For context-aware computing, there is a requirement of scalable delivery of contexts from the middleware to numerous context-aware applications. Current pure unicast or pure broadcast-based dissemination cannot provide high scalability as well as low average latency. Mehedy et al. proposed a scalable context delivery mechanism for middleware to facilitate the development of large context-aware computing systems. It is based on a hybrid data dissemination technique where the most requested data are delivered through multicast and the rest are delivered through unicast to reduce network traffic. The mechanism dynamically prioritizes and classifies the context data depending on the number of requests and longest waiting time. Moreover, the division of bandwidth for the delivery of different contexts reduces average latency. A prototype implementation was developed based on the Jini framework and Java Reliable Multicast Service library.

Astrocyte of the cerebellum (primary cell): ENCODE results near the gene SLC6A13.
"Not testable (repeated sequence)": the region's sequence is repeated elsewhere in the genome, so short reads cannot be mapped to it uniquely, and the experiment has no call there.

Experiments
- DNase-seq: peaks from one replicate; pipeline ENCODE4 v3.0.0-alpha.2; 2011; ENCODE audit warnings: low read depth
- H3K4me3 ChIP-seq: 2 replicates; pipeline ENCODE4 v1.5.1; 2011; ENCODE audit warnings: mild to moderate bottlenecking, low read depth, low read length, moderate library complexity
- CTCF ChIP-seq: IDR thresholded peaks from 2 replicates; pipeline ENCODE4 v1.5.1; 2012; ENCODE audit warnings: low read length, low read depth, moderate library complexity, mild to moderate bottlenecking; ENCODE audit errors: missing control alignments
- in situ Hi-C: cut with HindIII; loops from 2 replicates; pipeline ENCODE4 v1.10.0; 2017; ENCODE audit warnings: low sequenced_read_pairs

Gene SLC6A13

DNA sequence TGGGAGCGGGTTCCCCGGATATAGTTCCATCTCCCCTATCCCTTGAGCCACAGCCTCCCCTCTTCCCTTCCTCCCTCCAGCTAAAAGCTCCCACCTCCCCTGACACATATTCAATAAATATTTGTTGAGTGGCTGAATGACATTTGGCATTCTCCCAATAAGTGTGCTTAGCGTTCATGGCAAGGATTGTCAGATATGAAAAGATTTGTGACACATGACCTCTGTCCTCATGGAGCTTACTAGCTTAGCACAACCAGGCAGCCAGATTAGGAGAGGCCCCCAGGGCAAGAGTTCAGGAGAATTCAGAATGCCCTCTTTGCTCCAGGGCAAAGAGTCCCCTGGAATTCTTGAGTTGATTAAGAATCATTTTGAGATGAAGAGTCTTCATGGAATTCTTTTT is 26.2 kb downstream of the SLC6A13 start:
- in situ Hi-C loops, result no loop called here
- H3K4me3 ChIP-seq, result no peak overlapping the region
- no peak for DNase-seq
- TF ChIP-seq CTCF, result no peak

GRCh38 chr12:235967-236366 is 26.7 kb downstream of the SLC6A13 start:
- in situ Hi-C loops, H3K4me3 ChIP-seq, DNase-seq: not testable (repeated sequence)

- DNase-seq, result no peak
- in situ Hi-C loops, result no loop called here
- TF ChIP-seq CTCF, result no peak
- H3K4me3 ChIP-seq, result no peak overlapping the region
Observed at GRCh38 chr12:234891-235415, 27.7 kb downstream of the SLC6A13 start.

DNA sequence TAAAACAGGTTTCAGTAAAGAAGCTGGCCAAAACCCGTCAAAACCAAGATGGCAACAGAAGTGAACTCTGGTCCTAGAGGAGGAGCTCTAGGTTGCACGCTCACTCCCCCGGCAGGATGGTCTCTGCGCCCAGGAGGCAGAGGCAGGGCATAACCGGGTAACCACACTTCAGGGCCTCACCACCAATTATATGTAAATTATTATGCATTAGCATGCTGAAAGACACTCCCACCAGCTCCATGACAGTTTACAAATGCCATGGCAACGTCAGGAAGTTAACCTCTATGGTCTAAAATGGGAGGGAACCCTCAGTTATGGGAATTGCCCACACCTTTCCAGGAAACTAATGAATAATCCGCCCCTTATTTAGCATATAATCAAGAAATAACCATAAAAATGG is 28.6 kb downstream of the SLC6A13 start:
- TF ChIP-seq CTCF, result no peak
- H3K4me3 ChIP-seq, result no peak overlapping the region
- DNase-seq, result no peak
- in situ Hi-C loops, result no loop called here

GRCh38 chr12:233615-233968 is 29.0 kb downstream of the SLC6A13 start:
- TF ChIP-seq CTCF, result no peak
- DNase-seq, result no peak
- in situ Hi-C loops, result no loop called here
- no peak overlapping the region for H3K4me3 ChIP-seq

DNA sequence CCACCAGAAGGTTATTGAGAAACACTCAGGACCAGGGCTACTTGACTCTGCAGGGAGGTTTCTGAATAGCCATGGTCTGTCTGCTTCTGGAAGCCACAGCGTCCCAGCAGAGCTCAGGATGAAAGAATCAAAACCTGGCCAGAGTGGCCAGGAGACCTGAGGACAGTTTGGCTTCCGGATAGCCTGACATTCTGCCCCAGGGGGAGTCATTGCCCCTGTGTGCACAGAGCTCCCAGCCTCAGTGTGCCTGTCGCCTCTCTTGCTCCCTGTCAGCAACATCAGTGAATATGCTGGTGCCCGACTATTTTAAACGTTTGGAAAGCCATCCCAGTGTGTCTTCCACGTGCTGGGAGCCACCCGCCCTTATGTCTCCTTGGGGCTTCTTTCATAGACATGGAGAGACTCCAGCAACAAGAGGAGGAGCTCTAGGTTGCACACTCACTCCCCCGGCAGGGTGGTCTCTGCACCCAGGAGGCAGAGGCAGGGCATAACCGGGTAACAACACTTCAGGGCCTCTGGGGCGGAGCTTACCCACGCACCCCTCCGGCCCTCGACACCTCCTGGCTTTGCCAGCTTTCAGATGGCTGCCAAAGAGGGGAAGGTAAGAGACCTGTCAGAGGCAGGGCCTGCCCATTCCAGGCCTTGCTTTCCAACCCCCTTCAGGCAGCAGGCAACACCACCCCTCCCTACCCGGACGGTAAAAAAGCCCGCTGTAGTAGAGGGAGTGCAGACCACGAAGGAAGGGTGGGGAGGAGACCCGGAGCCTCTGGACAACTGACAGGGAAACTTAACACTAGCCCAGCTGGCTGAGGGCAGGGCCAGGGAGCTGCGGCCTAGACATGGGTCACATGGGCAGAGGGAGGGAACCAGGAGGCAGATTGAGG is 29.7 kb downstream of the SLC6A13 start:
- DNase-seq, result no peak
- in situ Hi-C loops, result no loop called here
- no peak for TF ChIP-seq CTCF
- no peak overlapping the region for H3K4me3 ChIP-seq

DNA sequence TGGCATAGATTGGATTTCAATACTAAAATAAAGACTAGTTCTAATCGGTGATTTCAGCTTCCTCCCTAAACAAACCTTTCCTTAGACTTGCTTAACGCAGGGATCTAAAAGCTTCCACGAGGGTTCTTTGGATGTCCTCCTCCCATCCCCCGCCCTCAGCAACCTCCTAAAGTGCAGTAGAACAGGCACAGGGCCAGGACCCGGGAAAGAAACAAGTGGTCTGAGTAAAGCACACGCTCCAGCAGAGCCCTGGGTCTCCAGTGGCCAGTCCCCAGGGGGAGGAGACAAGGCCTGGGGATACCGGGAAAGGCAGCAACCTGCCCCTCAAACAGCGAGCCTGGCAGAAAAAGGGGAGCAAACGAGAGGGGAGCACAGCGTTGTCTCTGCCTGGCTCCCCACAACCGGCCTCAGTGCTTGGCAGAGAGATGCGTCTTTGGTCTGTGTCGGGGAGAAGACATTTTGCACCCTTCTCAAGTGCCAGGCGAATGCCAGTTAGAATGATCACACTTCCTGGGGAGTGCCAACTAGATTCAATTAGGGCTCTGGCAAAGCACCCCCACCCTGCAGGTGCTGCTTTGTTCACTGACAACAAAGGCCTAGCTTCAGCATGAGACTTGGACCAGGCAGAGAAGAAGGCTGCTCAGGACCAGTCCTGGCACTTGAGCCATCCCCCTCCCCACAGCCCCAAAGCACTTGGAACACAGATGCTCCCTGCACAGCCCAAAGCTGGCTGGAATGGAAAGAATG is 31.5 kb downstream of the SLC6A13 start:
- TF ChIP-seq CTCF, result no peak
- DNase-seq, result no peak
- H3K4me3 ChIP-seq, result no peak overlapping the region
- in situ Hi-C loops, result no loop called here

Clustering is a popular approach for energy-efficient routing in wireless sensor networks. However, it is expensive that all sensor nodes know their own location information. It is also not desirable that sensor nodes send their own information in each cluster construction phase, causing overhead unnecessarily. Lee et al. proposed a low-cost dynamic clustering algorithm. Instead of using location information of each sensor node, this approach utilizes information on the remaining energy of each sensor node. The changes of cluster head nodes are dependent on the number of sensor nodes alive. The study found that using residual energy of each sensor node and changing cluster head nodes according to the number of sensor nodes alive can be very critical to enhance the sensor lifetime and data transmission rate.